However, it’s likely that he also worked on the New Testament, but these discussions took place in person, meaning there is less evidence of them now.
Following this discovery Dr Hardy then travelled to Oxford to check Casaubon’s notebooks, which have been held in the Bodleian Library since the 1670s.
He discovered further records of conversations Casaubon had had with another English translator, Andrew Downes.
These exchanges prove that he did work on part of the New Testament, in Acts 13:18.
The pair discussed the translation of this passage, which says “‘And about the time of fourtie yeeres suffered he [God] their maners in the wildernesse,” referring to the wandering of the Israelites in the desert after the Exodus.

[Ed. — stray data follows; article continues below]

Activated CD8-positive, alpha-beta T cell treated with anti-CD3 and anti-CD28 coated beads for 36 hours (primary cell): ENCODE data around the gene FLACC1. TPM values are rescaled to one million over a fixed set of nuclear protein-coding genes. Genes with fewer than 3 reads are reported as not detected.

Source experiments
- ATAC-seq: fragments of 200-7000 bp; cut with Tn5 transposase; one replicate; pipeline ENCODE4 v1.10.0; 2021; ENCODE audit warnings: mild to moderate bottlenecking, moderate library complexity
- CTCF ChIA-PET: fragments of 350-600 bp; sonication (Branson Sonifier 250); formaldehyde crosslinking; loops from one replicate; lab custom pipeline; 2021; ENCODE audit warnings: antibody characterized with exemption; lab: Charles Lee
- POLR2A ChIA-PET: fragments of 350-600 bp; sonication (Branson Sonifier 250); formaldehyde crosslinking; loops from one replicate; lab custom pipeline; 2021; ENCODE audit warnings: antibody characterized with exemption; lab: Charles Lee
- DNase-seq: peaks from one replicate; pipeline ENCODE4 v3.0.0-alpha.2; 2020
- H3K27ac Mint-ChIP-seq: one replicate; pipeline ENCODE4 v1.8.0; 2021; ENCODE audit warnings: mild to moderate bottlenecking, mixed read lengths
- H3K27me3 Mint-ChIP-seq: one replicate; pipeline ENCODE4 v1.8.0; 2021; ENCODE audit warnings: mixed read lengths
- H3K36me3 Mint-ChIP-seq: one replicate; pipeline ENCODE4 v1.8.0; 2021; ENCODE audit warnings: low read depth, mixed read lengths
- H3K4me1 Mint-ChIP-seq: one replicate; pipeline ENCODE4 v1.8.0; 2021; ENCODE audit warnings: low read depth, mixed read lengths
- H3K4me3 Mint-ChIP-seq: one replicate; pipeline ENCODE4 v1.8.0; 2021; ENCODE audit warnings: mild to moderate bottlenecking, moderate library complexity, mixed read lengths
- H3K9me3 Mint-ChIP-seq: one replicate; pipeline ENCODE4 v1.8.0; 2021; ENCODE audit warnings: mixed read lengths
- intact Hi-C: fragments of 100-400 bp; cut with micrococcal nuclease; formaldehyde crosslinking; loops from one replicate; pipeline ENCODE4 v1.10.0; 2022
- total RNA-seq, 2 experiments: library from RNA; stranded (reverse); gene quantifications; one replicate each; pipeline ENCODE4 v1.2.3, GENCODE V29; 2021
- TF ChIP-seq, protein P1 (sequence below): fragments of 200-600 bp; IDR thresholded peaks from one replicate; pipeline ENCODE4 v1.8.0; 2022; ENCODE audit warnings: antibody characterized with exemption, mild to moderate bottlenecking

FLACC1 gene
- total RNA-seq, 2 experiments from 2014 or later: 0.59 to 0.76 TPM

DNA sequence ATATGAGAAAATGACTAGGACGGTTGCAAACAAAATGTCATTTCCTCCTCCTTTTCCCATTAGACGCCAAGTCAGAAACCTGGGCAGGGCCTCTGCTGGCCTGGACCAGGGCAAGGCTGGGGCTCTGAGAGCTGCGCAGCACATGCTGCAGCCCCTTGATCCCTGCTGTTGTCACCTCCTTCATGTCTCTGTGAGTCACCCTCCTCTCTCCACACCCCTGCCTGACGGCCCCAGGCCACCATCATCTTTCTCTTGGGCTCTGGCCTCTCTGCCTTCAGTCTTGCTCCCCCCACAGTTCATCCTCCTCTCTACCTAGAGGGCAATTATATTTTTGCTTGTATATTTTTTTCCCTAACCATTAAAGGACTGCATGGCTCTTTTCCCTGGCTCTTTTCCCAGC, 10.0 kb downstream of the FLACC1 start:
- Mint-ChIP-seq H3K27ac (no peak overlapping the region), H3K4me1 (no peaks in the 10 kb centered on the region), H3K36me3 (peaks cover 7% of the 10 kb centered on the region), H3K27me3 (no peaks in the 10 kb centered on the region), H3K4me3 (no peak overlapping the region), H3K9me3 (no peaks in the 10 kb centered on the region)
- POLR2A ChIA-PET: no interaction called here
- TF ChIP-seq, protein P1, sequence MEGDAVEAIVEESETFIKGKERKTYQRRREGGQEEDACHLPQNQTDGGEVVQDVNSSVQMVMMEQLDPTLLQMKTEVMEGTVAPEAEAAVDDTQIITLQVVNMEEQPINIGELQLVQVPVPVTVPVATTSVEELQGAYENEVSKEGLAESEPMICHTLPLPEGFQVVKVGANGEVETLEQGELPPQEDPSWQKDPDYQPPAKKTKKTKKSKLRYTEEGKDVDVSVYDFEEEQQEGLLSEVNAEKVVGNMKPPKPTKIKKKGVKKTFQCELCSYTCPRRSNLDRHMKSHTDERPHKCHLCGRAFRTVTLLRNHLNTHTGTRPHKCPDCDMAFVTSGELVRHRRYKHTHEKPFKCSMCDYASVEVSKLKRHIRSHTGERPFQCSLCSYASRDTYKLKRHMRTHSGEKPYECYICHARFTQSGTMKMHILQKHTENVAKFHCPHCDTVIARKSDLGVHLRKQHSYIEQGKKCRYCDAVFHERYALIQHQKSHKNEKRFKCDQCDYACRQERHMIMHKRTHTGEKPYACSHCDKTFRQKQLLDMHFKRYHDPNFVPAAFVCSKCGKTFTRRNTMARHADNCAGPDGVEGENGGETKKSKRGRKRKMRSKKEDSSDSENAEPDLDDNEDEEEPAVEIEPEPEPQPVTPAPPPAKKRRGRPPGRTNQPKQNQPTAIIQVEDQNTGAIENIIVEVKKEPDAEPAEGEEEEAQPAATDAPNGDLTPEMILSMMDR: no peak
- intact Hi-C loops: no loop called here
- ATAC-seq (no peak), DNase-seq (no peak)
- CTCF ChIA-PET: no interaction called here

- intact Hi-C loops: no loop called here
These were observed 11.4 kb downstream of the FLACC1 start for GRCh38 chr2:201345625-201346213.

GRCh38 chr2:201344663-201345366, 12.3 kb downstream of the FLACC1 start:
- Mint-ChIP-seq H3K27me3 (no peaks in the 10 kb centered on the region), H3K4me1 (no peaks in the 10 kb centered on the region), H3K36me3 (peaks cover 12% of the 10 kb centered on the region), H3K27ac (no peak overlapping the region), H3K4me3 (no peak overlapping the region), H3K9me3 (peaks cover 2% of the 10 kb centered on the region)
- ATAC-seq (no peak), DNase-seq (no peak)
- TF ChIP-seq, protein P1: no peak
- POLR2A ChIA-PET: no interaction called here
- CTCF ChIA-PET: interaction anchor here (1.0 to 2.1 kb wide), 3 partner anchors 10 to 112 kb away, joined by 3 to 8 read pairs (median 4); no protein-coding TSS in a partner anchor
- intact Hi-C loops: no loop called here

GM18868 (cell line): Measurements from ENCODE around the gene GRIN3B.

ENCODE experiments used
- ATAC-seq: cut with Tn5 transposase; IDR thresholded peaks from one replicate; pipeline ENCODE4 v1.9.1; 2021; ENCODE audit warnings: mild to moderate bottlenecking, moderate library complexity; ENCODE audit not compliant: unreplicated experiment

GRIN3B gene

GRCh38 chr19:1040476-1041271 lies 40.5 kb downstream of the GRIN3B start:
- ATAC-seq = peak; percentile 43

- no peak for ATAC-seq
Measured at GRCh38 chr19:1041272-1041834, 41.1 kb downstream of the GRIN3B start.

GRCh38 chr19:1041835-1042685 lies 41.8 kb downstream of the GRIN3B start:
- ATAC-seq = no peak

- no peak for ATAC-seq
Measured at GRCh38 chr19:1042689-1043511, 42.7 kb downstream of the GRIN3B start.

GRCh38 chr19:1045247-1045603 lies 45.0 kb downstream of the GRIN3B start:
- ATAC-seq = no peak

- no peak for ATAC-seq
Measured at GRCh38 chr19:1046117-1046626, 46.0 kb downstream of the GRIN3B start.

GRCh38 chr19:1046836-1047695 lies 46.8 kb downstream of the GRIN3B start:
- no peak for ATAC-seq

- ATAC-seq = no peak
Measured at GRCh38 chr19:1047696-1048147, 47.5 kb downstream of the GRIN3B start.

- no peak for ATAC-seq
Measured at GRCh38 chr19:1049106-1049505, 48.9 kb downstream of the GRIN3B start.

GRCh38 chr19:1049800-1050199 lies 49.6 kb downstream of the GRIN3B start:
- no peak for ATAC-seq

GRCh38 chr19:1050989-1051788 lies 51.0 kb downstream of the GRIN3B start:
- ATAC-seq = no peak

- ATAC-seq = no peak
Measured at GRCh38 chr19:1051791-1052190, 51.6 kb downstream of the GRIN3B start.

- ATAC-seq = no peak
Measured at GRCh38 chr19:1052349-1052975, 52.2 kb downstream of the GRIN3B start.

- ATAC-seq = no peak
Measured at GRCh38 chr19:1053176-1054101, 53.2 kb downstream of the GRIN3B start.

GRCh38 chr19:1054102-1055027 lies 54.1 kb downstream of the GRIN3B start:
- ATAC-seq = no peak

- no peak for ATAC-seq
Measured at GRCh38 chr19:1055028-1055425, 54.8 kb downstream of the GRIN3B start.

Following a discussion the pair decided to inset a note in the margin about the translation, explaining that changing a single letter in the Greek verb meaning “suffered their maners”, it would become a different verb, meaning “to bear” or “to feed”, “as a nurse beareth or feedeth her childe”.
The note suggests that the passage had been subject to “prolonged discussion and possibly disagreement between the translators”, Dr Hardy said.
The King James Bible was not the first time the Bible had been translated into English but it was the version which became standard for hundreds of years.